07 March 2016

A glimpse into Kiwi Regional

www.sunlive.co.nz is an excellent newspaper based in Tauranga with great on-line content on what is happening around the Tauranga area. I found this piece published last week which gives an excellent glimpse into how Ewan Wilson sees Kiwi Regional is developing... 

The Kiwi Air flight from Nelson to Tauranga today came in 91 per cent occupied, that's with only three vacant seats, and underlines the regional airline's announcement of expanded regional services. From May 14, Kiwi's air services will include new direct flights between Nelson and Tauranga, more flights between Nelson and Dunedin, and twice-weekly connections between Christchurch, Dunedin and Nelson. More Tauranga Nelson flights are being planned. “This next step of additional utilisation is bringing us to the point where the airline should be able to show profitability sometime by the end of this year if we take these necessary steps,” says KRA CEO Ewan Wilson. The announced changes come two weeks after KRA began Tauranga flights. “We are really pleased, but I've been in the aviation game long enough to know you don't ever measure success over the short term, you have got to take a medium to long term view, it's early days for us. “But we are taking the appropriate incremental step building capacity and frequency.” The schedule from May 14 is the optimal schedule for a one-aircraft operation, says Ewan. KRA operates a 34 seat Saab 340. The additional flights means the aircraft is still flying less than six hours a day. It's the optimal schedule for a one aircraft operation and for crew resourcing. “The one aircraft is very capable of running the schedule we have put in place,” says Ewan. “Having said that, it's fair enough to say Kiwi Regional will need to do something about an ongoing back up if we had a mechanical issue.” The challenges of operating a one-aircraft airline were demonstrated on Friday when the Saab was grounded at Hamilton because of a problem with a caution light used in the pre-start process, says blogspot 3rdlevelnz. While a Kiwi Air staffer flew the Tasman to collect the part, Air Chathams' 50 seat Convair 580 was called in to run the service. “Chatham air did that for us and we use them for when we have planned maintenance,” says Ewan. The company's is still considering how best to put a long term solution in place likely to announce something like that very soon,” says Ewan. Kiwi Regional Air is flying for the leisure, rather than the corporate market. It means they choose different routes for different reasons. The direct Tauranga-Christchurch, Tauranga-Wellington or Tauranga-Auckland are the corporate routes. And catering for the business travellers on those routes involves five or six flights a day, says Ewan. “That's not what Kiwi Regional Air is about. That market niche is fully subscribed by one of the best airlines in the world that has incredible resources is government owned and is highly profitable,” says Ewan. “You would be absolutely mad to try to take them on or you would have to be a Qantas, who is equally well resourced. That's not what Kiwi Regional air is about, says Ewan. “We are leisure based, providing regional to regional service offered to the leisure traveller. “If you sit on board a flight out of Tauranga it is retirees travelling to visit children or mum and dad with a brand new baby visiting grandparents in Nelson or Christchurch. That's what our market is that's what we subscribe to and that what we think is our point of difference. “That's why we are avoiding that other corporate type routes.”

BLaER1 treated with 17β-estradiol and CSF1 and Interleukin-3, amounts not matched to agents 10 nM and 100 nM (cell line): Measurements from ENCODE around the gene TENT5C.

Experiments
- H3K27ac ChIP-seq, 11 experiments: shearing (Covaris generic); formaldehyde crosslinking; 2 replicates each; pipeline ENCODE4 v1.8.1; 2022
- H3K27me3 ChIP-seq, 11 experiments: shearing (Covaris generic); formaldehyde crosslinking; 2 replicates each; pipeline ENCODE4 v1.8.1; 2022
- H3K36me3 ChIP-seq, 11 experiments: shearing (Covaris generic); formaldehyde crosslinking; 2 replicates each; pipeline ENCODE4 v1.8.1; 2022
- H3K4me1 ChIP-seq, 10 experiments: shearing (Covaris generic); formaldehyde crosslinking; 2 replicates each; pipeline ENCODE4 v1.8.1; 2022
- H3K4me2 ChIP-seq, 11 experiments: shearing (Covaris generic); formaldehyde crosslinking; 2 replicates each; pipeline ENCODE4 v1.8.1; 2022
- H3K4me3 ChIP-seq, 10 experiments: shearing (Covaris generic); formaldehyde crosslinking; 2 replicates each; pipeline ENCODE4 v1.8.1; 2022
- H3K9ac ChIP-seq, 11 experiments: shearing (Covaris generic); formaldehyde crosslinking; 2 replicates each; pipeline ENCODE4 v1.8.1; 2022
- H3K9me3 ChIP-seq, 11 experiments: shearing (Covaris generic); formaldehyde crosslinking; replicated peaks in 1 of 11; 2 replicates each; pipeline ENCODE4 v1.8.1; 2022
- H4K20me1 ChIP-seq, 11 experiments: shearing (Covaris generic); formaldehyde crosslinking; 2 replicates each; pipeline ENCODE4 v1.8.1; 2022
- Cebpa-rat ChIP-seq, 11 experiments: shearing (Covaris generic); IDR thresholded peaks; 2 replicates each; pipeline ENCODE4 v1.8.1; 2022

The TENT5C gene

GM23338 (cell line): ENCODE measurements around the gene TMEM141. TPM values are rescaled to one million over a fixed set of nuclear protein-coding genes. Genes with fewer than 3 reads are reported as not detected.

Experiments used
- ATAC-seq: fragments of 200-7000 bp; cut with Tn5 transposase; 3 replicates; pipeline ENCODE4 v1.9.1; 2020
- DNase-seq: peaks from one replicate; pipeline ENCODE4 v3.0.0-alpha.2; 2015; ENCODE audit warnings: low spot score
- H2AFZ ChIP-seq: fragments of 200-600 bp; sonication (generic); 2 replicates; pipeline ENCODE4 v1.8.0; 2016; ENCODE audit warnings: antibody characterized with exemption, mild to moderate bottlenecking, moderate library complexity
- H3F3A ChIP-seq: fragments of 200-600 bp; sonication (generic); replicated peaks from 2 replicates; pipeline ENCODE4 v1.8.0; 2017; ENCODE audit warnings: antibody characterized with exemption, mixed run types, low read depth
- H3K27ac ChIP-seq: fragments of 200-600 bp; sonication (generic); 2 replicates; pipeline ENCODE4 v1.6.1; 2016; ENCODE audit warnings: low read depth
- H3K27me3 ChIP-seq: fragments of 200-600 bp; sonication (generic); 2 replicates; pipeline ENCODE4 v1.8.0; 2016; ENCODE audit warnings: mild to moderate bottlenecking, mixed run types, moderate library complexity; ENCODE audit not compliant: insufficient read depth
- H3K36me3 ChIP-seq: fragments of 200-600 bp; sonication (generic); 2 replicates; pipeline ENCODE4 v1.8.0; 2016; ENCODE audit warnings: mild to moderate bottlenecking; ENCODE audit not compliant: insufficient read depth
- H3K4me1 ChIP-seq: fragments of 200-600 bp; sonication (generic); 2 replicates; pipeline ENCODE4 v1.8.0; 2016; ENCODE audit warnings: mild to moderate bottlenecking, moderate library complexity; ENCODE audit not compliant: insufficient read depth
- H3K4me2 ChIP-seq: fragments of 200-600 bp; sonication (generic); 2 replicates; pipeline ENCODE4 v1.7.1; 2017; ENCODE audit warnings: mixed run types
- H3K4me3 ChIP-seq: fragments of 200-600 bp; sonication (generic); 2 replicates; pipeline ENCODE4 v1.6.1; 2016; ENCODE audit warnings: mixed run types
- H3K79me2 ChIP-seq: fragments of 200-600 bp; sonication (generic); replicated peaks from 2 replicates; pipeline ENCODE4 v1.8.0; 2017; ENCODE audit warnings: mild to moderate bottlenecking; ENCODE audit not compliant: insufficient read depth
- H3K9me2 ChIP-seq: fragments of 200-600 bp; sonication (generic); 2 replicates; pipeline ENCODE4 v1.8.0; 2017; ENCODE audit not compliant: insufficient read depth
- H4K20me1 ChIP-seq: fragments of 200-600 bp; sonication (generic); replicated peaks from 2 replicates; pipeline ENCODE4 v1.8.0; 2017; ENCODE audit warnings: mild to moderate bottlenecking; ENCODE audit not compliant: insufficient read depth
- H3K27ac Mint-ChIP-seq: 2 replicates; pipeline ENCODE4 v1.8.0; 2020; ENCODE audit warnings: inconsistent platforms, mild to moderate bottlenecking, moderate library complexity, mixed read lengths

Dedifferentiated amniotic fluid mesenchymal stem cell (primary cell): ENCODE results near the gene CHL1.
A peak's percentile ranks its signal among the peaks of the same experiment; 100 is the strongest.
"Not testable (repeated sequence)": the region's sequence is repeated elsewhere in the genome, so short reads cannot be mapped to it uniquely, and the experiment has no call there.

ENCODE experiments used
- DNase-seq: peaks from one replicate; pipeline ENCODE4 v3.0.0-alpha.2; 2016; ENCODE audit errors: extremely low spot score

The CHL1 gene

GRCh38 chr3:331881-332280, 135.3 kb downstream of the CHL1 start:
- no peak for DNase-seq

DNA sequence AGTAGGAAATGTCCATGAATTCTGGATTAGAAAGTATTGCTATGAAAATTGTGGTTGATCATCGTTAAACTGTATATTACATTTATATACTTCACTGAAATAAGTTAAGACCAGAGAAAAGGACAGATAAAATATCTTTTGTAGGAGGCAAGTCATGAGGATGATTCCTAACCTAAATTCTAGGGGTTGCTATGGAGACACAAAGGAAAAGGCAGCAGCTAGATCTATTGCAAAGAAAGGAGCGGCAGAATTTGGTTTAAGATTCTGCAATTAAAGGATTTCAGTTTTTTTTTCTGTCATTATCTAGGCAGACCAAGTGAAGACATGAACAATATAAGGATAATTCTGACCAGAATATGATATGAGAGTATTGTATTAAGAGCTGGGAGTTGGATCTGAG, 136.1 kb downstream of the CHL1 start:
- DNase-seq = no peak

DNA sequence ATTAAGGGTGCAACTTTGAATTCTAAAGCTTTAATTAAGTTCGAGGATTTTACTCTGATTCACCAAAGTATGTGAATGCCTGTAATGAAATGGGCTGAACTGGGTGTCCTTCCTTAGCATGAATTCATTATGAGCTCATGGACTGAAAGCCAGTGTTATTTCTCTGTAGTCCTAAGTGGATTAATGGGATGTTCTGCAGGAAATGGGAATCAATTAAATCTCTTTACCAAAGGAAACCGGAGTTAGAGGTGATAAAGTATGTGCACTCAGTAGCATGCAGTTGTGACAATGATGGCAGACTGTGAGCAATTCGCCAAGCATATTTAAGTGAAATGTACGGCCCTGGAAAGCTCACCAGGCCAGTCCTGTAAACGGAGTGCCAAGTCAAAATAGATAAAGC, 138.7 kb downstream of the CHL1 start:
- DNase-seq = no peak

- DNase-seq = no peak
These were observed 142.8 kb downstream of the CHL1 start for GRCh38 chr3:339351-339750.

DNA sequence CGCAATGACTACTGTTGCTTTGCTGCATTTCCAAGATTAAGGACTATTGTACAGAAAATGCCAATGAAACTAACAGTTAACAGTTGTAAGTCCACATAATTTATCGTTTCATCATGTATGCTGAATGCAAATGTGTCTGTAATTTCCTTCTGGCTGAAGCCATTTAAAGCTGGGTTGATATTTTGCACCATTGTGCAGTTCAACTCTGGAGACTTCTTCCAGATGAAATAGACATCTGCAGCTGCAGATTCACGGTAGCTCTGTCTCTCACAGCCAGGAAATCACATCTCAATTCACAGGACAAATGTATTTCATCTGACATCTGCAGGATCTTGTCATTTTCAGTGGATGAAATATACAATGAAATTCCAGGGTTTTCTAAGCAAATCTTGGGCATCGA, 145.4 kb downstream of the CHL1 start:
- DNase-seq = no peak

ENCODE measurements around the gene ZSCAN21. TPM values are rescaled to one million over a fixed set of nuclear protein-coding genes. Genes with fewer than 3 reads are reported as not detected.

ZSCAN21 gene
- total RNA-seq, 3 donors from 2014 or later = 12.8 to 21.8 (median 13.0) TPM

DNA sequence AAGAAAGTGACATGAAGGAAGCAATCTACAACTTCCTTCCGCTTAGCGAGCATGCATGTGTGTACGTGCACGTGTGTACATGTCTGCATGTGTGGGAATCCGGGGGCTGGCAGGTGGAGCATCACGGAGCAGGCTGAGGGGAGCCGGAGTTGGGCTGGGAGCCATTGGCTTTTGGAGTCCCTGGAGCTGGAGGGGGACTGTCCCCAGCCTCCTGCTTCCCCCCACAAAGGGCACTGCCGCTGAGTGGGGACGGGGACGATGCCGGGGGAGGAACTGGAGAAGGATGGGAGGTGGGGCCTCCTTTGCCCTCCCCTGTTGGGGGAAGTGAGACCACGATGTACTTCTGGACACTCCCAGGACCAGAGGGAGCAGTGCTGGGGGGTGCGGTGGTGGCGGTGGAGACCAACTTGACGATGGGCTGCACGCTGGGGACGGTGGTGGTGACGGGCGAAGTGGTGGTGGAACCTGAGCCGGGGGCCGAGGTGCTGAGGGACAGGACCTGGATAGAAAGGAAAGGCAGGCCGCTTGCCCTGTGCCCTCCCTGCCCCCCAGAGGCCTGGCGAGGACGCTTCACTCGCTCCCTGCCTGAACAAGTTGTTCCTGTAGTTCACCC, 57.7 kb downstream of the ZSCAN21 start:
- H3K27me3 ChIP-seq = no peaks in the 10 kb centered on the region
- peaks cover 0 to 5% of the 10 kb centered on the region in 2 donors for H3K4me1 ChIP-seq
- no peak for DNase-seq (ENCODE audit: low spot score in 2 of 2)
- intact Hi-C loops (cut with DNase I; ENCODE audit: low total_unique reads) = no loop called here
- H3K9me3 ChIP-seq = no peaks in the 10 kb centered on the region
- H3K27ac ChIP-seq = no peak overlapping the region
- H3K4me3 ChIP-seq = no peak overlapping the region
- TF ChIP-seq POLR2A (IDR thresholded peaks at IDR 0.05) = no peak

1 comment:

  1. That explains why TRG is becoming KRA focus, as there is large retired and retiring baby boomer leisure market catchement from New Zealand's 5th largest city.

    TRG/NSN route will probably become their main core route, as NSN has also a reasonably large retired leisure market that hasn't been really catered for.

    I wonder what the loadings are like for NSN/DUN route, as this route hasn't fully catered for out of NSN in the past.

    I still think TRG/NPE is on the cards for KRA, as NPE/HST is a good mixture of families and retiree leisure market and TRG/PPQ which has a similar market catchment as TRG.

    Since they based in HLZ, they haven't done much developing more services out of HLZ, being New Zealand's 4th largest city, is closer to AKL for any passengers who want to air. Plus InterCity operates 5 daily express bus bus services between HLZ/AKL Airport.

    They are probably waiting for their second aircraft before developing any more services out of HLZ.

    Ewan Wilson has said from the start, he is only interested in the leisure market.